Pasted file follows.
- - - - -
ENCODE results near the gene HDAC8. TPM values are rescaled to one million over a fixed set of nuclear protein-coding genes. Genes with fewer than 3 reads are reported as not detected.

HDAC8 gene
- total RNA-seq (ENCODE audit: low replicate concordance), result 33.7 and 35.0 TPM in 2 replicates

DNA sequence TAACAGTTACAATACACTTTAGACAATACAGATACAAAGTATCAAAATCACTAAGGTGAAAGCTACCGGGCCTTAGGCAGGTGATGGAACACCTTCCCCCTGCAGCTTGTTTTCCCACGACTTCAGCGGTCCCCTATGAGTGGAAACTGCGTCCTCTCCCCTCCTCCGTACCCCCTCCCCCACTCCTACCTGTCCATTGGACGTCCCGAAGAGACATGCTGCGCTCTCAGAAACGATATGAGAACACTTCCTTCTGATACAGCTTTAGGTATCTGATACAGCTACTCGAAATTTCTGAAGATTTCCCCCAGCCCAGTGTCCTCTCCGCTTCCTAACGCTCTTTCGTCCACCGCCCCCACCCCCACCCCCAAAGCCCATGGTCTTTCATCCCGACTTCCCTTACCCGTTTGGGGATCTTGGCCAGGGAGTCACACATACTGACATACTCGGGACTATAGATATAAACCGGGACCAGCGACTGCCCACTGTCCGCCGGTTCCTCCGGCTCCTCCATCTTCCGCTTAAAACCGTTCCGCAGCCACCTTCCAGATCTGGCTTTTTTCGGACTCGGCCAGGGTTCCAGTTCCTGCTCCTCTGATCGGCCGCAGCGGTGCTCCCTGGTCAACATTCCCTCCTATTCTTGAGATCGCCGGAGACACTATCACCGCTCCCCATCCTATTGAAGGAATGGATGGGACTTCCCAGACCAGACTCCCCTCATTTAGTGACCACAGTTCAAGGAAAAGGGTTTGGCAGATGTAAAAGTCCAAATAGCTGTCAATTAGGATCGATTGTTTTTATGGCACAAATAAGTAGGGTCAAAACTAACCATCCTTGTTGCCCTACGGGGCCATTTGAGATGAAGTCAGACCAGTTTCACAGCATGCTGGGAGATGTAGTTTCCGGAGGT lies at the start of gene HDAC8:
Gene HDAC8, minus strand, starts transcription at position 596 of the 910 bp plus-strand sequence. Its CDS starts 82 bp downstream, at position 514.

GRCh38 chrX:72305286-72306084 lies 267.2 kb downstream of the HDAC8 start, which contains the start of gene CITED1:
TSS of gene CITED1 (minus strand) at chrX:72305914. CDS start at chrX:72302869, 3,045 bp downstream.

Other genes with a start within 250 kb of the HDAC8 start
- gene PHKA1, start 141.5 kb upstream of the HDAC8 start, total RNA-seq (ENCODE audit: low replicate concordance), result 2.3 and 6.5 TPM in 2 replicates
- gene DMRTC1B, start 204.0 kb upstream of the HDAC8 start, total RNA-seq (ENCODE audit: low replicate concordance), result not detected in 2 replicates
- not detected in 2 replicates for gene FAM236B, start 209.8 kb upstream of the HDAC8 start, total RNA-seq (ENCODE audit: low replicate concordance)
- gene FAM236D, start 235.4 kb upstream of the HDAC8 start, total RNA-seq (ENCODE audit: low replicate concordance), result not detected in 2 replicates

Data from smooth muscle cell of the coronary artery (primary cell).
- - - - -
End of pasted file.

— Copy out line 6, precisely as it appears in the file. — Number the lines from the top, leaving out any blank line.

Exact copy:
GRCh38 chrX:72305286-72306084 lies 267.2 kb downstream of the HDAC8 start, which contains the start of gene CITED1: